Tuesday, March 1, 2005
Adam A700: First Of The Microjets?
The race to bring the first of the very light jets to certification is turning final, And the upstart from Denver is looking like it may be the new leader to the finish line
The last rush of specific aircraft types came in the late 1970s when Piper, Beech and Grumman-American all fielded light-light twins—the Seminole, Duchess and Cougar, respectively. At the time, general-aviation manufacturers were turning out 15,000-plus airplanes a year, and pilots were training at a record rate. Practically everyone was predicting there would be a viable step-up market for new aviators transitioning to twins in search of the peak of the pyramid—an airline job. " />
Jets drink fuel at a higher rate than piston engines, and Adam knew the A500’s 230-gallon tanks wouldn’t be adequate for the A700. The prototype I flew was fitted with standard tanks, but Adam plans to boost capacity with a 100-gallon belly tank. The production fuel system will be simple—the wings will feed into the center tank, and both engines will drain from that tank.
The chief pilot, Glenn Maben, says flight tests so far have suggested cruise projections of 340 knots (Mach .60) at 38,000 feet should be right on target, but the fuel burn will be dramatically lower than on the previous jets. Adam Aircraft’s president Joe Walker ex-plained that the A700 actually will be relatively fuel-efficient. Walker, a 20-year veteran of Cessna before moving to Adam, is intimately familiar with the Cessna Citations, so it’s not surprising that he analogizes his A700 to the Cessna jets.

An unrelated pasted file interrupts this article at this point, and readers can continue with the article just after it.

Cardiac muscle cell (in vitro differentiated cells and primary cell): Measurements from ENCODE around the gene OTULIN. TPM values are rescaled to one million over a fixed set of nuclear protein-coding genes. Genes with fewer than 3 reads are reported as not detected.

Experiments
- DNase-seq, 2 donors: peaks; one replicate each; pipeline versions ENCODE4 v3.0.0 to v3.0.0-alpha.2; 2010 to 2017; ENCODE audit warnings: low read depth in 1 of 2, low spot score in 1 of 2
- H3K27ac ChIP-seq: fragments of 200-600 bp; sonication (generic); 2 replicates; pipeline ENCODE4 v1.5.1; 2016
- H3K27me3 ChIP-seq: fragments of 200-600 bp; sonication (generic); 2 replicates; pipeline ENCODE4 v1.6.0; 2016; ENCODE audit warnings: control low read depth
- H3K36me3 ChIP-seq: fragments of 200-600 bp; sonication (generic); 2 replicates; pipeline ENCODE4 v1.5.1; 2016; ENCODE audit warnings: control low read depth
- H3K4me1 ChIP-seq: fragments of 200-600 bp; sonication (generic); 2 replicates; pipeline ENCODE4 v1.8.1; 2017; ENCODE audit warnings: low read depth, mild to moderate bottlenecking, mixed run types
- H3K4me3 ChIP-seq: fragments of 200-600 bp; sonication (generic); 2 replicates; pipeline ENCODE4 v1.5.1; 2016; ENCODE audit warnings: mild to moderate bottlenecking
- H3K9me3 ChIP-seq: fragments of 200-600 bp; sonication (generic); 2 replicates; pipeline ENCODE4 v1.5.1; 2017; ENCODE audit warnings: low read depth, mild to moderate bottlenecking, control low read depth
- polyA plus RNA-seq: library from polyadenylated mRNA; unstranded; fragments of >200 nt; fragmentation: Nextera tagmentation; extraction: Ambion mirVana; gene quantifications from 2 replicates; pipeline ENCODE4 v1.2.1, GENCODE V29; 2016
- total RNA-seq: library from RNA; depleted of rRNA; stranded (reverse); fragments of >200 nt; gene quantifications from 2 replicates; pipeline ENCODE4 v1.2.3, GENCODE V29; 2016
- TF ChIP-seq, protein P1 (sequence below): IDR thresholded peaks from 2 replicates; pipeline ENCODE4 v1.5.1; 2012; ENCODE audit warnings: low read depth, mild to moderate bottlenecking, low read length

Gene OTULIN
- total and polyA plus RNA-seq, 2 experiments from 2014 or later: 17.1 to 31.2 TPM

“Back in 1972, the first Citation 500 was an 11,000-pound airplane with 2,200-pound thrust engines, and it would cruise at about 340 knots on 1,000 pounds an hour,” explains Joe Walker. “Twenty years later, the CitationJet delivered a few more knots with slightly less weight and only 1,900 pounds of thrust, all on only 700 pounds an hour. The A700 should cruise at 340 knots at a 7,000-pound gross weight with 1,200-pound thrust engines while burning only 500 pounds an hour.”
Climb into the A700’s left front seat and you’re facing a representative glass panel, a mixture of Garmin and Avidyne avionics. The panel on the test article included two screens, a large Avidyne PFD on the left and a similar MFD in the right. Two Garmin 530s were installed at left center, and that’s what we used for the flight, as the Avidynes weren’t hooked up.
As on the A500, Adam installed side sticks for roll and pitch control, but they’re not the usual short-throw sticks. Fore, aft and side travel are fairly long to provide more mechanical advantage and ease control pressures. The lack of a yoke not only frees up space in front of the two pilots, but it also adds an impression of spaciousness in all other directions. The cockpit already is extremely accommodating, and it’s comfortable to settle into the seat without a yoke directly in front of you.
Passengers should be pleased as well. At 54 inches wide, 52 inches tall and 16 feet long, the cabin is roughly the size of a Cessna CJ1’s. No matter what performance advantages the other microjets may enjoy, they’ll be hard-pressed to match the A700’s room and creature comforts. I tried every seat, including the aft lav installed in the seven-place prototype, and they were all reasonably comfortable.
The nose gear is non-steerable, so directional control during taxi is with differential brakes, unusual for a business jet, but still effective. Push the thrust levers full forward to leave town, and the twin rudders come alive immediately. Acceleration is exhilarating. The airplane unsticks at about 80 knots and starts uphill without pausing for breath.
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